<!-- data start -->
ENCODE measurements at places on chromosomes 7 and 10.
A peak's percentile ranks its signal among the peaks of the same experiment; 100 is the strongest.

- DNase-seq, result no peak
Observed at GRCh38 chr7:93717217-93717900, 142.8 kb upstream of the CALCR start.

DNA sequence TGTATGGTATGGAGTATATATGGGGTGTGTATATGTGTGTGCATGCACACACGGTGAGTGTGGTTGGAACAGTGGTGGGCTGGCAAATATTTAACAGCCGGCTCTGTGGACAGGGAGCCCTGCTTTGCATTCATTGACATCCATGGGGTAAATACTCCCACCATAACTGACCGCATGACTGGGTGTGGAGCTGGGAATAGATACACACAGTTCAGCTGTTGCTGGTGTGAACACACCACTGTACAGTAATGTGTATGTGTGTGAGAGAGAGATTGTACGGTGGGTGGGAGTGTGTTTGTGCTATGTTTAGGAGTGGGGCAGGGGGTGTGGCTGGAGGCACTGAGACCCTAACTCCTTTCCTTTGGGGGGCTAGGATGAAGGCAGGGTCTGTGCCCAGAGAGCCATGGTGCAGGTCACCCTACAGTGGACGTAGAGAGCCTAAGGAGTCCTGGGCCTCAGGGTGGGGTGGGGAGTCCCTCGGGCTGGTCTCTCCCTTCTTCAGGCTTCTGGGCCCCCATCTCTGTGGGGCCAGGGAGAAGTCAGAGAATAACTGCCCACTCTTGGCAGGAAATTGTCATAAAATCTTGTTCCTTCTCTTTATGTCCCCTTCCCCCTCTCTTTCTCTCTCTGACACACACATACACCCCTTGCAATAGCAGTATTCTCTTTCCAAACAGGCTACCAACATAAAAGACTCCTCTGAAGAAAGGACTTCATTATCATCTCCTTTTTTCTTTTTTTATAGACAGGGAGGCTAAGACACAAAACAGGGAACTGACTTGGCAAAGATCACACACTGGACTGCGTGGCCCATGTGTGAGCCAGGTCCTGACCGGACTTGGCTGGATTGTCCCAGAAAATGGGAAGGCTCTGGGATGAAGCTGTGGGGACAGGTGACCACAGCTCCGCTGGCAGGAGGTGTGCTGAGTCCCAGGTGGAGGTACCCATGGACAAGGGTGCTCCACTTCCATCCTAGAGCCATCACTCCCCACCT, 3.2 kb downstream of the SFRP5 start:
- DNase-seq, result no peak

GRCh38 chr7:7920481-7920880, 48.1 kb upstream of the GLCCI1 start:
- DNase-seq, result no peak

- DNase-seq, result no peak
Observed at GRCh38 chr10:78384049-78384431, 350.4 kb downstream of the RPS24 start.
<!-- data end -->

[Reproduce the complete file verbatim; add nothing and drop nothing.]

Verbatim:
ENCODE measurements at places on chromosomes 7 and 10.
A peak's percentile ranks its signal among the peaks of the same experiment; 100 is the strongest.

- DNase-seq, result no peak
Observed at GRCh38 chr7:93717217-93717900, 142.8 kb upstream of the CALCR start.

DNA sequence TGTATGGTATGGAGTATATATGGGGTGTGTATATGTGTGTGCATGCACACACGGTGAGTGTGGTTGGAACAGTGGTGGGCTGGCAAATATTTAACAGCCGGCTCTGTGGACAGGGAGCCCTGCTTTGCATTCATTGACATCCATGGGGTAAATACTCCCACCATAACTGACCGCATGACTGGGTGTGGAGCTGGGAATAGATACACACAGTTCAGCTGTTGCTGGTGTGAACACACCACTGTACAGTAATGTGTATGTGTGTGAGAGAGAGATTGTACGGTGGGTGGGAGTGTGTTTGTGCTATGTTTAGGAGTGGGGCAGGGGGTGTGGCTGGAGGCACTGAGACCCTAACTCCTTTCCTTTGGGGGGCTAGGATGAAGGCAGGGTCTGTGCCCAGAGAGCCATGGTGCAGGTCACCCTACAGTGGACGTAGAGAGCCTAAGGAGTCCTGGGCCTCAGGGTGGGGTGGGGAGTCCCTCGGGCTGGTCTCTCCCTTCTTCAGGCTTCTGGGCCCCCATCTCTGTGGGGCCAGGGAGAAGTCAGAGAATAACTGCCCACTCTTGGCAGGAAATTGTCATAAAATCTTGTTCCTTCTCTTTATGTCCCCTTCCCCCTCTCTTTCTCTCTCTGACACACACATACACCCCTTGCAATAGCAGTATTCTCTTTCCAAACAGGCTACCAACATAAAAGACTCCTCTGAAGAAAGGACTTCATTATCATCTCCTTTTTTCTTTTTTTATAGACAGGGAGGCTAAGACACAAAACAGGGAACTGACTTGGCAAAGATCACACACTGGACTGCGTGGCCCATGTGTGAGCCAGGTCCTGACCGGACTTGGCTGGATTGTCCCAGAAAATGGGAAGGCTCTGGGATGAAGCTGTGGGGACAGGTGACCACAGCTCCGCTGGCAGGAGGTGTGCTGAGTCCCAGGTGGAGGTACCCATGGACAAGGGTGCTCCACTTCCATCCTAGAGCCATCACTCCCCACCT, 3.2 kb downstream of the SFRP5 start:
- DNase-seq, result no peak

GRCh38 chr7:7920481-7920880, 48.1 kb upstream of the GLCCI1 start:
- DNase-seq, result no peak

- DNase-seq, result no peak
Observed at GRCh38 chr10:78384049-78384431, 350.4 kb downstream of the RPS24 start.